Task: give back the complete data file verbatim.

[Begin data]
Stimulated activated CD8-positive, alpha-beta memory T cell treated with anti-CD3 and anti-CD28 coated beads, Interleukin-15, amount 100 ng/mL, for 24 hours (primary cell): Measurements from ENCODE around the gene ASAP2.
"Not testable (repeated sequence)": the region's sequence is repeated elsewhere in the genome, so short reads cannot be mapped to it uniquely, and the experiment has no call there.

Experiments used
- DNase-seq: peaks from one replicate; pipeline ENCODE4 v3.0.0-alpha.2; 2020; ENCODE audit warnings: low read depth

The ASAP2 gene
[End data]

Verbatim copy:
Stimulated activated CD8-positive, alpha-beta memory T cell treated with anti-CD3 and anti-CD28 coated beads, Interleukin-15, amount 100 ng/mL, for 24 hours (primary cell): Measurements from ENCODE around the gene ASAP2.
"Not testable (repeated sequence)": the region's sequence is repeated elsewhere in the genome, so short reads cannot be mapped to it uniquely, and the experiment has no call there.

Experiments used
- DNase-seq: peaks from one replicate; pipeline ENCODE4 v3.0.0-alpha.2; 2020; ENCODE audit warnings: low read depth

The ASAP2 gene